Bronco Sport vs Maverick: Which EcoBoosted "Little Ford" Is the Better Buy?
When thinking about Ford over the last year or so it's hard to think of another auto company that has debuted so many noteworthy new models in such a short period of time.
For starters there's the new Mustang Mach-E electric crossover, the much-hyped F-150 Lightning and the massively popular reborn Ford Bronco. And for those on a smaller budget, there's also the Bronco Sport SUV and the new Maverick pickup.
And with those latter two sharing a lot more than just their Ford Escape underpinnings, we thought it would be a good idea to compare these two affordable, yet exciting, new models.
Note that while the Maverick is available with a hybrid powertrain, that version is limited to front-drive only, so we'll mainly be talking about the EcoBoost-powered, AWD versions of each for this story.
Truck or SUV?
The first matter in choosing between the Bronco Sport or Maverick is obviously whether you want a pickup truck or an SUV. Do you need an enclosed cargo area or an open bed capable of carrying larger items?
Size-wise, the Maverick is significantly longer than the Bronco Sport, but even being around two feet longer than the Bronco Sport it's still very much on the small side for a pickup truck.
Elsewhere, the actual passenger dimensions for each are pretty similar, and while the rear seats of both are relatively limited in terms of legroom, both enjoy an abundance of headroom.
1.5L or 2.0L EcoBoost?
While both the Bronco Sport and Maverick share Escape crossover underpinnings, there are some key differences in powertrain options. All Bronco Sports have AWD as standard equipment, but it's an option for the Maverick that costs a little over $3,000.
On the other hand, most Bronco Sport models are powered by the smaller 1.5 liter EcoBoost turbo four-cylinder that makes 181 horsepower. You can also get the larger 250 horsepower 2.0 EcoBoost engine in the Bronco Sport, but only in the off-road-oriented Badlands model.
All Mavericks that aren't hybrids are powered by the larger 250-horse 2.0 EcoBoost engine, and both the Bronco Sport and the Maverick use the same eight-speed automatic transmission.
Despite being larger and coming standard with a more powerful engine, the Maverick is actually quite a bit cheaper than the Bronco Sport. A base model Maverick XL with the 2.0 EcoBoost and AWD has an MSRP under $25,000, while a base Bronco Sport with the 1.5 is just under $29,000.
With that being said, the Maverick is also positioned as more of a working vehicle so if you want some of the amenities from the base Bronco Sport you'll likely need to step up to a higher trim of Maverick.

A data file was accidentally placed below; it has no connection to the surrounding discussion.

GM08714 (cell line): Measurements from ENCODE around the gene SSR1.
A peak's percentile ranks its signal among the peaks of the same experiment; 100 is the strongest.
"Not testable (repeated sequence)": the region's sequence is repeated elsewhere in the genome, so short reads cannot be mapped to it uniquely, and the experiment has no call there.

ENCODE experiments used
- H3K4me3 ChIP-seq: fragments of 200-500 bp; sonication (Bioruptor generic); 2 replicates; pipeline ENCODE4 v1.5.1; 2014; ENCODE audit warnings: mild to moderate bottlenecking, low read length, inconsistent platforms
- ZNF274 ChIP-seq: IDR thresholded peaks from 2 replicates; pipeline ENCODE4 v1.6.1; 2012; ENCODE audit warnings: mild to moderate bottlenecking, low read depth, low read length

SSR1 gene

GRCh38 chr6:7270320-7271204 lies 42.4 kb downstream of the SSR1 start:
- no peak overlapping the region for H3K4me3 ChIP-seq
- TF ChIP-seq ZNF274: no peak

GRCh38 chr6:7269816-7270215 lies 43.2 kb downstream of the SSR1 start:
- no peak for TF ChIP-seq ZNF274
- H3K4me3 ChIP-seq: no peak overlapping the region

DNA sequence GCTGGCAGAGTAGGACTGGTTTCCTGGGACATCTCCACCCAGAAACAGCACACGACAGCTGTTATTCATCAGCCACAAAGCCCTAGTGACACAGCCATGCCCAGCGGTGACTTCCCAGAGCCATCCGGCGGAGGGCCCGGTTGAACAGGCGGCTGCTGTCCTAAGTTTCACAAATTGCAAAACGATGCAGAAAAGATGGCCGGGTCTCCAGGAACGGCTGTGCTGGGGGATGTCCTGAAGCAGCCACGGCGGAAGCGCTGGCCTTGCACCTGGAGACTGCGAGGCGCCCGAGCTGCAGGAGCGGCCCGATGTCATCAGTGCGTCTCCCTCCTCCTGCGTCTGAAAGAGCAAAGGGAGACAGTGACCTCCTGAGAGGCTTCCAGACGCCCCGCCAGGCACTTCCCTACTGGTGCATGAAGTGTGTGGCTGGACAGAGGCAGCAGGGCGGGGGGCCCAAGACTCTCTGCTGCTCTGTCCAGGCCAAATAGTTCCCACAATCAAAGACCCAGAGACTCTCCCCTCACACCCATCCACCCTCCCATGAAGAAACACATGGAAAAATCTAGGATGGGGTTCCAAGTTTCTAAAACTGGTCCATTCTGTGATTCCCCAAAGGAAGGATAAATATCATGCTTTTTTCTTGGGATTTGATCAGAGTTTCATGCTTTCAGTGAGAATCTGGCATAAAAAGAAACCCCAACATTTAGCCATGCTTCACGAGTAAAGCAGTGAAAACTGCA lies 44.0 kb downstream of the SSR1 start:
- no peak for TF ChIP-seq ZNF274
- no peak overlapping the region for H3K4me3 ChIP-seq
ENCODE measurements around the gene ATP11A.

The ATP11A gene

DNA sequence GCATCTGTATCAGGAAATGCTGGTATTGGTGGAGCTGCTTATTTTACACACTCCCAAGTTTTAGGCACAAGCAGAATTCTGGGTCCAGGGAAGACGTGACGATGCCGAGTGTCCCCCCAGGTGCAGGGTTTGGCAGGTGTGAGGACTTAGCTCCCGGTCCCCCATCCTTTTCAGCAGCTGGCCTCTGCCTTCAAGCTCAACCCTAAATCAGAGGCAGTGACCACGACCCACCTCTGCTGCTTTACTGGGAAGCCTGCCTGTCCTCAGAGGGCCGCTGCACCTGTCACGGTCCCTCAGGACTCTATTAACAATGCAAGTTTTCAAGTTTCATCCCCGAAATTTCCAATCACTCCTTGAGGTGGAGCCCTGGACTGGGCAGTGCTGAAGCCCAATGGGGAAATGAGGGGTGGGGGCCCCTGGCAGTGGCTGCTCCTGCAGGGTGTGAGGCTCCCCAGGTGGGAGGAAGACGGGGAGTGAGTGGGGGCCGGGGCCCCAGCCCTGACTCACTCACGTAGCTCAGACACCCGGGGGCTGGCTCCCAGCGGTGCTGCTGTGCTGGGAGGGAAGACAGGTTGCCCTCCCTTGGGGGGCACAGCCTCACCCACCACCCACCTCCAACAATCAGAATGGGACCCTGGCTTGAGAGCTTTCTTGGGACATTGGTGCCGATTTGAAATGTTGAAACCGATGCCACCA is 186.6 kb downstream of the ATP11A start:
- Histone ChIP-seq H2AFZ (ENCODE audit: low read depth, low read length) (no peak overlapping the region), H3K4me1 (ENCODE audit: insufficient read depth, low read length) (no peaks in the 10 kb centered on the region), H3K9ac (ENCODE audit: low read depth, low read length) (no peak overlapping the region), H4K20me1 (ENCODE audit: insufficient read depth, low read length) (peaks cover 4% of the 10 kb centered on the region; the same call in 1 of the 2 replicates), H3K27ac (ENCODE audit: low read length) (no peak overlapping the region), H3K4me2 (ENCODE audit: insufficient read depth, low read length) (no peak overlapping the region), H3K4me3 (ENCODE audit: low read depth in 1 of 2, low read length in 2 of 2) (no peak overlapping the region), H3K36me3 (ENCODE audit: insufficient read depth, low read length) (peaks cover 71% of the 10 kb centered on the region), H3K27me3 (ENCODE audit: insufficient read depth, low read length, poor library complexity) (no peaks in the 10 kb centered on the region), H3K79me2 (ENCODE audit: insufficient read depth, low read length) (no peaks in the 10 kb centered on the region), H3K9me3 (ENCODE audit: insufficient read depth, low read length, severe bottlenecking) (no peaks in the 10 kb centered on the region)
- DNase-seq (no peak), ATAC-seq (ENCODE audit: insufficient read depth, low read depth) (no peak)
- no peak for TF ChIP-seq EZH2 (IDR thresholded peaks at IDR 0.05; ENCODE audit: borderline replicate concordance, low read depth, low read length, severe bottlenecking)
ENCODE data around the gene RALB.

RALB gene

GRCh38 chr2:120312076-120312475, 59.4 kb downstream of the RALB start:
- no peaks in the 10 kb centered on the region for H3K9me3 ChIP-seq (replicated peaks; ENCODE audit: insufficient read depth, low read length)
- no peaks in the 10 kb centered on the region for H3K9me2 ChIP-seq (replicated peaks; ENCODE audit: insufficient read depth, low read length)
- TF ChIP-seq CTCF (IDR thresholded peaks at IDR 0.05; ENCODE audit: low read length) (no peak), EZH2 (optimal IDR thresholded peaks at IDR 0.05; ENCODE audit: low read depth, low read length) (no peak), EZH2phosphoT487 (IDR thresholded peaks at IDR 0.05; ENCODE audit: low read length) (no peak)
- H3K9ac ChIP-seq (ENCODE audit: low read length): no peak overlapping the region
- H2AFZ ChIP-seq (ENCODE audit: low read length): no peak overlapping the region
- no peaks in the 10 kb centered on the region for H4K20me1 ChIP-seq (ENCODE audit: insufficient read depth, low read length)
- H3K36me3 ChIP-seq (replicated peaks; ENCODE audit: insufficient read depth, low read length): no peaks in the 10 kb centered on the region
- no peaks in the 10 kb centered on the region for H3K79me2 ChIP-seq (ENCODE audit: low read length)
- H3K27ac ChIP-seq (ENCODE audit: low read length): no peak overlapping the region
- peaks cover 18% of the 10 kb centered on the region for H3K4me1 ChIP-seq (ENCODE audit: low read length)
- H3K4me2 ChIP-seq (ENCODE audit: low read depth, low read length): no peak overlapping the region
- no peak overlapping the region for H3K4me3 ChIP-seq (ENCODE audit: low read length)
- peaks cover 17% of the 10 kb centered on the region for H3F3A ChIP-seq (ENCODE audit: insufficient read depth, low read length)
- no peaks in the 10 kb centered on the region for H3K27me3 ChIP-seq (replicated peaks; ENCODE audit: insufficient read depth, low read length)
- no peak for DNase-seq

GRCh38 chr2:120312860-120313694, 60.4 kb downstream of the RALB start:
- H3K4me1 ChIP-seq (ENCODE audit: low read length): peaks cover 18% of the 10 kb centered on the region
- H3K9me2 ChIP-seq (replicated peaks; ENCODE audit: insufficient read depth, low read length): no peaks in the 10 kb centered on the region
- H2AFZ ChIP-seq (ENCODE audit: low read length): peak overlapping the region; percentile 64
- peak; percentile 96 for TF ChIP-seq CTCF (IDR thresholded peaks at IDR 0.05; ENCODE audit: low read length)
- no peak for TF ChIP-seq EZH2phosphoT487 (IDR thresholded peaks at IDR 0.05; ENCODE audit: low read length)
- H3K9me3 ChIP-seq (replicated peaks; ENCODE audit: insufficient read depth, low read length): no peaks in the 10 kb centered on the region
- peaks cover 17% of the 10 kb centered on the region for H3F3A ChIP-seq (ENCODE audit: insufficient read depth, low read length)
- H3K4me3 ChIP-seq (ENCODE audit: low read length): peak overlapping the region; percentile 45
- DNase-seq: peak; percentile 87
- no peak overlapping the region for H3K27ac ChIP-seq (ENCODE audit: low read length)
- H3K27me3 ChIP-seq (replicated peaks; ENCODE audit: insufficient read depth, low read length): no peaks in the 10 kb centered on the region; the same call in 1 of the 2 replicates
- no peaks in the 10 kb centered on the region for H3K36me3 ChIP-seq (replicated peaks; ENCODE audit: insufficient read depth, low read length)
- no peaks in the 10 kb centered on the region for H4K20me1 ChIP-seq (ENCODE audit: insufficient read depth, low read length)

On the high end, a fully optioned out Bronco Sport Badlands gets close to $40,000 in MSRP while a Maverick Lariat with every option available comes out around $36,000 on Ford's website.
Performance & Capability
This is where things start to lean in the favor of the Bronco Sport, despite its higher price. While all of the Bronco Sport models come standard with AWD and have more than adequate off-road performance, the enthusiast choice of the lineup is the Badlands model.
Not only does this get you the larger EcoBoost engine, you also get Ford's trick torque-vectoring 4x4 system which is what truly gives the Bronco Sport Badlands its next level off-road prowess.
So if you want your "little Ford" to have maximum off-road capability right off the showroom floor, the Bronco Sport Badlands will likely be your choice—at least until Ford starts offering a Badlands or Timberline variant of the Maverick with the same 4x4 system.
On the other hand, if towing is something you are planning to do—the Maverick can be factory equipped to pull up to 4,000 pounds while the Bronco Sport tops out at 2,200 pounds.
A Matter of Style
Beyond the choice between a pickup with an open bed and an SUV, favoring the Bronco Sport or the Maverick will likely come down to a mix of budget and personal preference.
It's hard to beat the Maverick's value, but the Bronco Sport Badlands also offers impressive off-road hardware that currently isn't available on the pickup. Style could also be a factor for many buyers.
While there's absolutely nothing wrong with the way the Maverick looks, it's not quite as stylized as the Bronco Sport and will likely blend in a bit more once they start to hit the streets in large numbers. And for those looking to go beyond stock, we also expect aftermarket support to be strong for both vehicles.
Ultimately, just having the option to choose between the two of these is fantastic, and either one should give you a great amount of fun and capability for the money.
More From Driving Line
- Want to see how the Bronco Sport stacks up against some of its serious soft-roader competitors? Here's a breakdown.